7. Speed limits

Contrary to prevailing belief amongst many – they do have strict speed limits on European highways. Even in Germany – 120 kmph (roughly equal-to 75 mph) is common on most highways, but they change to 100 kmph, 80 kmph, etc. based on road/traffic conditions. Many speed limits are ‘dynamic’ – they are indicated by electronic signs and change depending on the external conditions and time of the day. The adherence to the speed limits is fairly decent. There are only certain sections of Autobahns (away from urban centers) in Germany that have no speed limits.

8. Where are the cops?

In my 4 days of extensive driving, I swear I just saw one police car on the highway! That too was at a site of an accident. And yet, the speed limits enforcement and compliance is quite high. I guess they use cameras and technology a lot more in Europe, for traffic rules enforcement. If you are caught speeding, the ticket is mailed to you – complete with your picture driving the car, as proof.

9. 18 Wheelers

The 18 Wheelers are similar to what you would see in the US. Though, you see significantly fewer on the road. I guess there could be two primary reasons: 1. Europeans consume less stuff. Less stuff = Less Volume & Weight to ship! 2. They use a lot of rail transportation.

10. ‘Seamless Borders’

Crossing from one country to the other in the Schengen Region  is as seamless as crossing state boundaries in the U.S. or in India. Typically, there are just 1 or 2 signs welcoming you to that country and some changes in speed limits. That’s pretty much it – Plus the roads signs change from one language you cannot understand to a different one that you cannot understand either :) But the graphical signs are self-explanatory.

11. Round-Abouts/Yield

When driving on city roads - a ’round-about’ circle is something that might confuse an American driver! It’s a different system of yielding – instead of a 4 way stop-sign.

12. Various kinds of ‘entities’ on the city roads

I can understand why Americans sometime dread driving in European cities!  In addition to the tiny roads – you have bicycles, pedestrians and trams to deal with! Amsterdam also has a few human powered bicycle taxis (And I thought Kolkatta was the only big city in the world to have them!).

For me personally (and others who regularly drive on Indian roads) I guess this ‘diverse traffic’ is not that bad :)

13. Bicycles lanes

Bicycles are omnipresent in Holland. They are also quite popular in other countries as well. On most city roads, bicycles have separate dedicated lanes. It’s quite interesting to see a few folks ‘bike’ from their home to a rail station – ‘fold’ their bikes (yes, some bikes literally fold in half – and can be stowed away easily..) board the train to the city, disembark and again ride to their office building!

Motorcycles are also more common, and they ‘optimize’ lane usage at traffic lights or in traffic jams by moving forward by the side of stuck 4 wheelers (the way they always do in India :)  ) . Initially I thought they were breaking the rules – but then it seemed like it was a ‘standard’ procedure.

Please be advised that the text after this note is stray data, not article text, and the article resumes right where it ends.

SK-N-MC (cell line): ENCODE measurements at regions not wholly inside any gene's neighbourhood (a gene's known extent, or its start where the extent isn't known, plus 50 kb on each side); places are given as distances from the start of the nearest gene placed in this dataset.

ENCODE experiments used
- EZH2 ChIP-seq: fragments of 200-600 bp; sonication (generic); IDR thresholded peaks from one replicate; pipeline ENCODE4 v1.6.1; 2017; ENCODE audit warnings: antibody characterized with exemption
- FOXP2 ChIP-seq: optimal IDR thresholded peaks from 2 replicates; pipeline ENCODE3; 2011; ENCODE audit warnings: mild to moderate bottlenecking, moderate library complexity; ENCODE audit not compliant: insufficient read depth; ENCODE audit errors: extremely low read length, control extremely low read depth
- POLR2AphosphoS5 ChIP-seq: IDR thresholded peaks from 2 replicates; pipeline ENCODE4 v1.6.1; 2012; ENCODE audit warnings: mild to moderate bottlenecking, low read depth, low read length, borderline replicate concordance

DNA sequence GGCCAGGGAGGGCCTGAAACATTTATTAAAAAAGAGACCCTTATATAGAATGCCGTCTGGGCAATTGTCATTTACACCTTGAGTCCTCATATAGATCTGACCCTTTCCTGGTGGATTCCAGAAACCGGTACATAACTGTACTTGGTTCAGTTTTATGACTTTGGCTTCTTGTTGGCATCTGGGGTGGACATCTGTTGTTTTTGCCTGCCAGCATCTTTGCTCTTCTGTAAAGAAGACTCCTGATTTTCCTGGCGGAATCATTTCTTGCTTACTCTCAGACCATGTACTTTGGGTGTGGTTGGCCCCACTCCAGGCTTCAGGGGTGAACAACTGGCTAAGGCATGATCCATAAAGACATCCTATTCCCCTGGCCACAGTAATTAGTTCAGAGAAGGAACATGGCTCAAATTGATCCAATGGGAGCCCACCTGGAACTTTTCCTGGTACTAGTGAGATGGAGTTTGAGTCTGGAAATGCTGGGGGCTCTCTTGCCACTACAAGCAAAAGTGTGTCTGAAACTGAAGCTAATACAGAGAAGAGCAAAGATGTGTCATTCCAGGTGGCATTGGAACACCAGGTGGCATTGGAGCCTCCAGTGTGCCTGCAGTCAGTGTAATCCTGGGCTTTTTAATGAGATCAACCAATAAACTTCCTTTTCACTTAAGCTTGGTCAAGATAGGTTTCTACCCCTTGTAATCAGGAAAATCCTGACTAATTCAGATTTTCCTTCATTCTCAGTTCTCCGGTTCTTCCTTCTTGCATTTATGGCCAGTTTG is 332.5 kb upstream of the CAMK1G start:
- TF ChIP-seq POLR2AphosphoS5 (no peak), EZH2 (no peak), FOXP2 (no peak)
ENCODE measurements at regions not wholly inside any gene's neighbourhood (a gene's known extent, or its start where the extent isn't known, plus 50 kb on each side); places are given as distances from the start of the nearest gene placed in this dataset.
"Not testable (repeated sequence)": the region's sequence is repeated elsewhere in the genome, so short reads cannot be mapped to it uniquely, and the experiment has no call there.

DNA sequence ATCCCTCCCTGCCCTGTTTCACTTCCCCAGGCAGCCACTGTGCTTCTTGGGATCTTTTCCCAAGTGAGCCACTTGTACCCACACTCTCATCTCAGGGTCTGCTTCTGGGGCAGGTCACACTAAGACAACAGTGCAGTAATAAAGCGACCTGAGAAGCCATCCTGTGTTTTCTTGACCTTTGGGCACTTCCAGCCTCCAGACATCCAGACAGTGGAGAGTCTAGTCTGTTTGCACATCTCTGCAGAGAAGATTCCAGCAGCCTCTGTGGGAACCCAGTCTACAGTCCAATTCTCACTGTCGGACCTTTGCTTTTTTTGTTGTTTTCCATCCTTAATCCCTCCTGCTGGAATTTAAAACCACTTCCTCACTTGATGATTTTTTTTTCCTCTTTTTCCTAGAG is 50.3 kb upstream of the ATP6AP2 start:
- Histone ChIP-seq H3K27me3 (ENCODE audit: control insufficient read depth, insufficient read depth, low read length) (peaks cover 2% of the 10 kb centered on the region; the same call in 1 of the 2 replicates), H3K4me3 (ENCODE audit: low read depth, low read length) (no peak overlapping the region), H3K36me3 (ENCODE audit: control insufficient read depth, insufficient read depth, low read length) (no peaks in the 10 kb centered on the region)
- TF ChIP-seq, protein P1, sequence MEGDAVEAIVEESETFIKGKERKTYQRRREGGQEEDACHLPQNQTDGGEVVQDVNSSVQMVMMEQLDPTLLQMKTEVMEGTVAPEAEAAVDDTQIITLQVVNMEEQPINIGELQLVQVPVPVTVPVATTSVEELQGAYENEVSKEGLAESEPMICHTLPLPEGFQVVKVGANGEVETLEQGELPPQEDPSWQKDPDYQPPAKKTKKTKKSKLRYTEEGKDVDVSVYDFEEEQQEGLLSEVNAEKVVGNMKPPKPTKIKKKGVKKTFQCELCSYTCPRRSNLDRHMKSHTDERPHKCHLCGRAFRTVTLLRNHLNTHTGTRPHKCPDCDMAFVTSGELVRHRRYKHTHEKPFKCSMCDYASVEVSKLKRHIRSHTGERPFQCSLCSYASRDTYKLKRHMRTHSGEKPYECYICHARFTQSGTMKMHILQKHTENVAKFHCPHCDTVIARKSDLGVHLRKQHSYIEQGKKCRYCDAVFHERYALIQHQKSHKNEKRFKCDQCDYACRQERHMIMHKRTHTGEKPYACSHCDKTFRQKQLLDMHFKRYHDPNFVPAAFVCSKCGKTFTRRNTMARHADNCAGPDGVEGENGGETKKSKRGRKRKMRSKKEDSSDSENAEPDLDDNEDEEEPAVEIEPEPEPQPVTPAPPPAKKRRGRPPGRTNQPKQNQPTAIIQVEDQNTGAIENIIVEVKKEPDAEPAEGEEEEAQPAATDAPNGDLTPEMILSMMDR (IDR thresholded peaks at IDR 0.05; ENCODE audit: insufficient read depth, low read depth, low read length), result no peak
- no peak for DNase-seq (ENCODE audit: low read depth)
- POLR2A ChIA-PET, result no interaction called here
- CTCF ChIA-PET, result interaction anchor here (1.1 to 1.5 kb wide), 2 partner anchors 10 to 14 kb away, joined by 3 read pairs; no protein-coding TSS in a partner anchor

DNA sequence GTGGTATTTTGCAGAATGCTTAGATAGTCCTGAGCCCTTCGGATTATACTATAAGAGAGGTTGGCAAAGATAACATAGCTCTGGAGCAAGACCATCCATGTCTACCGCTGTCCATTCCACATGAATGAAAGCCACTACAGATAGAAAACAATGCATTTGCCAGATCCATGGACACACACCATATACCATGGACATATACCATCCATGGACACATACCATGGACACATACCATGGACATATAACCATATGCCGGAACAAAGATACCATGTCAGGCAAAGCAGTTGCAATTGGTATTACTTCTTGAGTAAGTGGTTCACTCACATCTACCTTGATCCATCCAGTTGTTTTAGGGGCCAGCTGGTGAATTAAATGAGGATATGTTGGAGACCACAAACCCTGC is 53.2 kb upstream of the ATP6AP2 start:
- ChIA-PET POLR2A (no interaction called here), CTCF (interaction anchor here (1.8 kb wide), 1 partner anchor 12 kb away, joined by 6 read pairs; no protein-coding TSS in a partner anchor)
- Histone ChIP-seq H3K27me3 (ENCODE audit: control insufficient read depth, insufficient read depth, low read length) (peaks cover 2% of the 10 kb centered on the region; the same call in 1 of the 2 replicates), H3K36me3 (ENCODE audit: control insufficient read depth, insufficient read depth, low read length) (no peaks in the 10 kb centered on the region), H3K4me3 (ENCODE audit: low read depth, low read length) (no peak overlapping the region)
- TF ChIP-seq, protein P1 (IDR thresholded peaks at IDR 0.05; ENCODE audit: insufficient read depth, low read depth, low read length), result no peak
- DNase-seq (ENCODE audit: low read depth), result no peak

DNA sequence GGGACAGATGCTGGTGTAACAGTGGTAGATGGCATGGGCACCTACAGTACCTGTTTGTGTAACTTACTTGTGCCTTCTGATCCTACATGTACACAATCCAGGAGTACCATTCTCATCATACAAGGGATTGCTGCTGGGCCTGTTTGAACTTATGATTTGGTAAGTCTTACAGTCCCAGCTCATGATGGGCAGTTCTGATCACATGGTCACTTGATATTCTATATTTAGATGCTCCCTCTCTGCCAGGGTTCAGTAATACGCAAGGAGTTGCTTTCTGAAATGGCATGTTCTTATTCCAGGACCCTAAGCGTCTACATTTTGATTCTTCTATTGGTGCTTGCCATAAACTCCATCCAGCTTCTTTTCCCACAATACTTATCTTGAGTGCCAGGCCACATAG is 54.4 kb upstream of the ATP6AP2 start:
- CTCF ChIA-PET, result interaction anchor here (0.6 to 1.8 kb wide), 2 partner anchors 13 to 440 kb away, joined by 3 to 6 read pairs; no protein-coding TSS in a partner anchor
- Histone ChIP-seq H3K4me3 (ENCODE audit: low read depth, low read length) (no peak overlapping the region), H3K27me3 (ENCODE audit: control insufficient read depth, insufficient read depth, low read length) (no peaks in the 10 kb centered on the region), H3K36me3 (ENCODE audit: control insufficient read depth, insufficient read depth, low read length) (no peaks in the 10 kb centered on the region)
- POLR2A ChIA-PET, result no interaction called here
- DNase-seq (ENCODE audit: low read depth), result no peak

14. Gas Stations

The first time you pull into a Gas Station – be prepared for a sticker shock! Gasoline is currently priced around 1.40 Euros/liter. At the present exchange rate, that roughly translates to USD 7.60/Gallon. Diesel is a little cheaper at around 1.05 Euros/liter (USD 5.80/Gallon).  Add to this the price of a comparable car is approximately twice as much in the U.S. – and you will understand why driving is so expensive in Europe!

At Gas Stations in Europe you can literally fill ‘Gas’ ..LPG (Liquified Petroleum Gas), that is :) . Note in Germany and the Netherlands, they refer to Gasoline as ‘Benzin’. Instead of 3 varieties of gasoline and 1 variety of diesel – at European filling stations, you will typically find 2 varieties of gasoline, 2 varieties of diesel and LPG. Initially, I was confused to note the significantly higher octane rating numbers in Europe. However, that is apparently because of slightly different standards. (For more information, checkout: http://en.wikipedia.org/wiki/Octane_rating )

Reliance on Diesel and LPG is part of the drive towards reducing cost / km. LPG is significantly cheaper than Gasoline. Diesel typically yields a much better fuel efficieny in terms of km / liter.

15. Use of GPS and other electronic gadgets

The use of GPS based navigation has increased significantly over the past few years (as it has, in the U.S.) and old fashioned ‘paper’ map based navigation is a dying art. I however had to use this ‘old’ and tried and tested art form – since my cheap rental didn’t have a GPS.

Similarly, I understand that hands-free mobiles are mandatory – hence most cars have an integrated Bluetooth mobile integration with the car’s sound system.

In general, I also observed that for a similar model – an European car would typically have many other smaller gizmos – tire pressure monitoring, range calculators, etc.

Helpful links

Description of Autobahns from Wikipedia  http://en.wikipedia.org/wiki/Autobahns

A good site with lot of information (speed-limits, restrictions, etc.) about various Autobahns http://www.autobahnatlas-online.de/index_e.html

(Image credits: Wikipedia)